At 5:15 a.m. my Hubby's alarm rings (and yes, it irritates my good sleep!) but he pulls himself out from bed only after another 15 minutes. This has been his sincere ritual for the past two months since he began cycling. For some reasons, he is pretty excited about this new joy he discovered on the old bike my brother had shamelessly discarded.
The next 10 minutes run almost in a bustle, I submit my regret for buying the wind-proof jacket which seems to make the most horrible cracking noise in that serene hour of the morning. After planting a kiss, he leaves with the reminder, "Darls, time to get up," and I complain, "Not when you and your jacket disturb my sleep," and I lull back to sleep.
A colleague is supposedly elected in the 2013 election. I run to him with congratulatory excitement, all the way praising him for his capability even otherwise and more so for being a MP-friend! Just as I give him a hug, my friend sheds a teardrop - a sign of happiness. (Fast forward 30 years) - I am a widow and so is this MP-friend (whose wife happens to be another of my many on-off friends). He proposes to me that he had always had a crush on me from our College days to working days and then after. I am wary of the thought that people won't like us getting together after 30 years, but my worry circled more about the grief that I was widowed hardly a year ago.
The intensity of pain - even to think that I will have to live a single day without my Hubby. Having always prayed if KP were to live for a 100 years, may I live for 99 years and 364 days so that I won't have to live even a day without him. I swear I won't be able to pull through, although the reality may come a little harder or more acceptable.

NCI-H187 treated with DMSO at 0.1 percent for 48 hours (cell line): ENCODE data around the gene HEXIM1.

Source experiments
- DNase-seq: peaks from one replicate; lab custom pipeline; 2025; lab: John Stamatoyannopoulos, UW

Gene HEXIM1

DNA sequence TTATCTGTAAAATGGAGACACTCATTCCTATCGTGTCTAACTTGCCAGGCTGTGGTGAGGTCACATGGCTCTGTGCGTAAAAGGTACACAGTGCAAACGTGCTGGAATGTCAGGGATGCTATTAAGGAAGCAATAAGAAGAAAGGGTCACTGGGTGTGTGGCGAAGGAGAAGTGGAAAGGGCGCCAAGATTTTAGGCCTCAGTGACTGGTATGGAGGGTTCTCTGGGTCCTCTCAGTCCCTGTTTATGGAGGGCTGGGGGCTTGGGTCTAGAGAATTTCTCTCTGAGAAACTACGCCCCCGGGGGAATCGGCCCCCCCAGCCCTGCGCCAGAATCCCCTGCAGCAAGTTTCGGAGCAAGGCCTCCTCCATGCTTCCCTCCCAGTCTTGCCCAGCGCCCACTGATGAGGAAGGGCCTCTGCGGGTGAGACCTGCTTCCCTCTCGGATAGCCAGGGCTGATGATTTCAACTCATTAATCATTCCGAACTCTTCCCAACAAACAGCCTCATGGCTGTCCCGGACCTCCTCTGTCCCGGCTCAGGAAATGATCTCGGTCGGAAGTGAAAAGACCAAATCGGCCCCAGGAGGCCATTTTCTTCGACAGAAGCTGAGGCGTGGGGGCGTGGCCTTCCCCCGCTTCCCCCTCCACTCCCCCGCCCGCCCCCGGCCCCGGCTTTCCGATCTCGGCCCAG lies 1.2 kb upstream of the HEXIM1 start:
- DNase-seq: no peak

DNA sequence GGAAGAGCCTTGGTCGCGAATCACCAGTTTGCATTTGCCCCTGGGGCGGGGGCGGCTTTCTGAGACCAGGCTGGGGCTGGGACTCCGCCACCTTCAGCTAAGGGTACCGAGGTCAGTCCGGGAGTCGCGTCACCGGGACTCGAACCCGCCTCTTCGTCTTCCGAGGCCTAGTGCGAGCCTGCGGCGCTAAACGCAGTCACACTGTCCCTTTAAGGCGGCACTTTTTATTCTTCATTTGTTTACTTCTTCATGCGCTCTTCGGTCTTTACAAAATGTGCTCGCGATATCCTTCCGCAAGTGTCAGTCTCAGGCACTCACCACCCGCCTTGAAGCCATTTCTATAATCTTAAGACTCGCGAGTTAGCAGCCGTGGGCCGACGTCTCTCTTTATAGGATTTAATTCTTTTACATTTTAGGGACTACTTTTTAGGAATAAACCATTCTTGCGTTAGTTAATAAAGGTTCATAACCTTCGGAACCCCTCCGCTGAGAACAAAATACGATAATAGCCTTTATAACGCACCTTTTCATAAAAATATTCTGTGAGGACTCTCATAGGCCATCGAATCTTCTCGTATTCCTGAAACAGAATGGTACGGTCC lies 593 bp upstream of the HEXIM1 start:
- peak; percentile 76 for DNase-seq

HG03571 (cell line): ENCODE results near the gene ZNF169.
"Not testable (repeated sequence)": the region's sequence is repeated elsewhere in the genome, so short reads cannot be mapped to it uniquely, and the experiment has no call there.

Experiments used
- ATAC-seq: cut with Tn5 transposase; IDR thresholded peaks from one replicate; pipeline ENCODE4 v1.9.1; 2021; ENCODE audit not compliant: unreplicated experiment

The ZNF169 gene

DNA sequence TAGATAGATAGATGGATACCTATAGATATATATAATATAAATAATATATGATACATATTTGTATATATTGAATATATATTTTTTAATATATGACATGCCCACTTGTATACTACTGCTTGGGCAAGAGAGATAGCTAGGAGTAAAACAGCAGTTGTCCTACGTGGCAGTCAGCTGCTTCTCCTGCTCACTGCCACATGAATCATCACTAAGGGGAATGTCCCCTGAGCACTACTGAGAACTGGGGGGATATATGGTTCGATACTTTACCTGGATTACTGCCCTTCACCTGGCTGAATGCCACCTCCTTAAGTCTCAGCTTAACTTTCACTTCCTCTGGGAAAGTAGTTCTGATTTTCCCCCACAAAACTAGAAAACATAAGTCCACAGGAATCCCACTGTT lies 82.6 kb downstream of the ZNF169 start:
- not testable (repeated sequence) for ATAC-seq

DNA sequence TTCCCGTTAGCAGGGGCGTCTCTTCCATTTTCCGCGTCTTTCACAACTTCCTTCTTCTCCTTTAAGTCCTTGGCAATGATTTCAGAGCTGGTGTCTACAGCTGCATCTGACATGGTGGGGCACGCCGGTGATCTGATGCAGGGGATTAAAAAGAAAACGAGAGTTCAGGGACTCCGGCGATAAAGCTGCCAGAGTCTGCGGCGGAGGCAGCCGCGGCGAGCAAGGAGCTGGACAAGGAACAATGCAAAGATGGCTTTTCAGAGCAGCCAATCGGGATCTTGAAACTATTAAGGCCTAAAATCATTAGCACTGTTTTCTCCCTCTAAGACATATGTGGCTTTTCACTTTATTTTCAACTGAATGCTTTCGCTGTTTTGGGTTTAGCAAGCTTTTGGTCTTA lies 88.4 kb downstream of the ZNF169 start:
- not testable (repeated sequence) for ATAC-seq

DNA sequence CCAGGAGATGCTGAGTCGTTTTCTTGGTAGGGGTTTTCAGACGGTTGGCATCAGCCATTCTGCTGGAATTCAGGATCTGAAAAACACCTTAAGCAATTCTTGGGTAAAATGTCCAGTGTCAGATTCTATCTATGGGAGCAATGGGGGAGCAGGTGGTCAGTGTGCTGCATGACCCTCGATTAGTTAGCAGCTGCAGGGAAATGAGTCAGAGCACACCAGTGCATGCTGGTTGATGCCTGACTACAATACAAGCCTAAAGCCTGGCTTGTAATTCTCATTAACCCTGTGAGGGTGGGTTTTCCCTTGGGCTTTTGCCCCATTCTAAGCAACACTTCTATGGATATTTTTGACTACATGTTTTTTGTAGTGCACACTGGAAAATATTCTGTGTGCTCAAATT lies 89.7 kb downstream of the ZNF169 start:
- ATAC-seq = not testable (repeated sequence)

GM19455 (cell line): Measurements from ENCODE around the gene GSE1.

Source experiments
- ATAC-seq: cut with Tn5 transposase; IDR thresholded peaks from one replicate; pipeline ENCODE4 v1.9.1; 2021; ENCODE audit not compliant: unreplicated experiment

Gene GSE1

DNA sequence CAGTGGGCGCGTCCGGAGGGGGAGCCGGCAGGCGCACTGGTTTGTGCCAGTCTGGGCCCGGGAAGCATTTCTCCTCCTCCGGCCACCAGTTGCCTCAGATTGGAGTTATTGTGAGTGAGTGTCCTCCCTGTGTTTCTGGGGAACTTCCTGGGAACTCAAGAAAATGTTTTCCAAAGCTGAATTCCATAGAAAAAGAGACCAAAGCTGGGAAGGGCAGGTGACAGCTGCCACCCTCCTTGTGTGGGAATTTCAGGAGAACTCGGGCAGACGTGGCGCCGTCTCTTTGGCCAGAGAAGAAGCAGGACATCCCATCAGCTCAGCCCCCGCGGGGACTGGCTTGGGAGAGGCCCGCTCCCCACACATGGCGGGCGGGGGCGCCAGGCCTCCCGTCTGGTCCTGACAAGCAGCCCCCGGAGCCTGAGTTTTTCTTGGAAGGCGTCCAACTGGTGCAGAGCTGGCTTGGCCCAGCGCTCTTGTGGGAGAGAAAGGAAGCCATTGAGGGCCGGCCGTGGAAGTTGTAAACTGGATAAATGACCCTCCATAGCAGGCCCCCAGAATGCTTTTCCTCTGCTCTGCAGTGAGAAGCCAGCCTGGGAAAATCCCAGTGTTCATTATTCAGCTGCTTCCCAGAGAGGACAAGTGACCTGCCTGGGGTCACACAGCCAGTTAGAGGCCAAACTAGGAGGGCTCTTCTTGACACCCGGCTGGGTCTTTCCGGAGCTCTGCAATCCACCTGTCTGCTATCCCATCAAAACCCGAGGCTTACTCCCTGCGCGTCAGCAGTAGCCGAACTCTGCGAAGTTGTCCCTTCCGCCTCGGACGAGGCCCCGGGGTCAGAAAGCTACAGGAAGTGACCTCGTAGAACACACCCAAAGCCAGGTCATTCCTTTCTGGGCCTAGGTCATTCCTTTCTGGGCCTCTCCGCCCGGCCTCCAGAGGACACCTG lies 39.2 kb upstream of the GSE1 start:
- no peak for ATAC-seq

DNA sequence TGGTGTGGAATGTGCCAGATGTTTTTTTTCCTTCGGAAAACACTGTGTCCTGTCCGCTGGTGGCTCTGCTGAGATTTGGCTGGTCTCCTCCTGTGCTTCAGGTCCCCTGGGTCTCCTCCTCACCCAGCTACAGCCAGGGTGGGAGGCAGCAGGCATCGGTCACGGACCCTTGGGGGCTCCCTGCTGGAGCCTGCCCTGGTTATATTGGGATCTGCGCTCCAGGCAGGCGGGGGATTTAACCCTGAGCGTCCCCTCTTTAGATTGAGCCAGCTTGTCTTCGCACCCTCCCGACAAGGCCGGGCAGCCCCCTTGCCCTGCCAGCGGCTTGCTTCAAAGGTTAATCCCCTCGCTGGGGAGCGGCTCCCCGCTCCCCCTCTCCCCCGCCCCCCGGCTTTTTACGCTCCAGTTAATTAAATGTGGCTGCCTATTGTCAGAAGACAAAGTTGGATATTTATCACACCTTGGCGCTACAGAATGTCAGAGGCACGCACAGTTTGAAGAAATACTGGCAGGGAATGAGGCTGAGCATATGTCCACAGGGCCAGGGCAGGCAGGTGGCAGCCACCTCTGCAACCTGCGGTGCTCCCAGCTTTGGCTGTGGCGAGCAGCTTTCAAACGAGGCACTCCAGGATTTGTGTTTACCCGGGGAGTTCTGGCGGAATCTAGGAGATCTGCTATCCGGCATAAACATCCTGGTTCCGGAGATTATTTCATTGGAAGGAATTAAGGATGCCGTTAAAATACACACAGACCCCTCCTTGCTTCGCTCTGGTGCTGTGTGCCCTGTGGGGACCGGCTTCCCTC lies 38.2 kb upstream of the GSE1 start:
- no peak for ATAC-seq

The colleague explains that he will make the rest of my life happy, despite the grief around our necks. After thorough contemplation, I ride the bus to Phuntsholing to meet him. But no, I am not happy meeting him. I am still sad and uncompromising.
Just then I hear the door creak. KP is back from his cycling. After landing the cycle, he walks into the bedroom, opens the curtains, pulls out his sweaty clothes and begins to exercise. When he sees me wriggling in bed, he comes near me and kisses me, "Wake up Darls, it's almost 7:00 a.m." I pull him closer and hug him tight. I walk out of the bed and give him another hug. He doesn't know for what but I am thanking him for coming back, for being there in the reality.
Because, if he were to live for a 100 years, may I live for 99 years and 364 days so that I won't have to live even a day without him. He is my reality. Weird dreams make him a better reality.